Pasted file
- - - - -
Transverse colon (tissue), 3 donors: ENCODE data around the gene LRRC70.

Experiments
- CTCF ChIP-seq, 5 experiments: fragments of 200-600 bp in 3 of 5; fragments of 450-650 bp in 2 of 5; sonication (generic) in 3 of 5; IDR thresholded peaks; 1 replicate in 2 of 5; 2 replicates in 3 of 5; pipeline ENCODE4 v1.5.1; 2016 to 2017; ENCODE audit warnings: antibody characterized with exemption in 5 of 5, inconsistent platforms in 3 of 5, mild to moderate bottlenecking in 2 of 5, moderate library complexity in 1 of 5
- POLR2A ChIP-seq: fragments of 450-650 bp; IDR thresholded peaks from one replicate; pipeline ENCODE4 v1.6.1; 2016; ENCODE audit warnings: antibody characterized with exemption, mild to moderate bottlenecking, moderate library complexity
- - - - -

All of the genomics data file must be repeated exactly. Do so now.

Transverse colon (tissue), 3 donors: ENCODE data around the gene LRRC70.

Experiments
- CTCF ChIP-seq, 5 experiments: fragments of 200-600 bp in 3 of 5; fragments of 450-650 bp in 2 of 5; sonication (generic) in 3 of 5; IDR thresholded peaks; 1 replicate in 2 of 5; 2 replicates in 3 of 5; pipeline ENCODE4 v1.5.1; 2016 to 2017; ENCODE audit warnings: antibody characterized with exemption in 5 of 5, inconsistent platforms in 3 of 5, mild to moderate bottlenecking in 2 of 5, moderate library complexity in 1 of 5
- POLR2A ChIP-seq: fragments of 450-650 bp; IDR thresholded peaks from one replicate; pipeline ENCODE4 v1.6.1; 2016; ENCODE audit warnings: antibody characterized with exemption, mild to moderate bottlenecking, moderate library complexity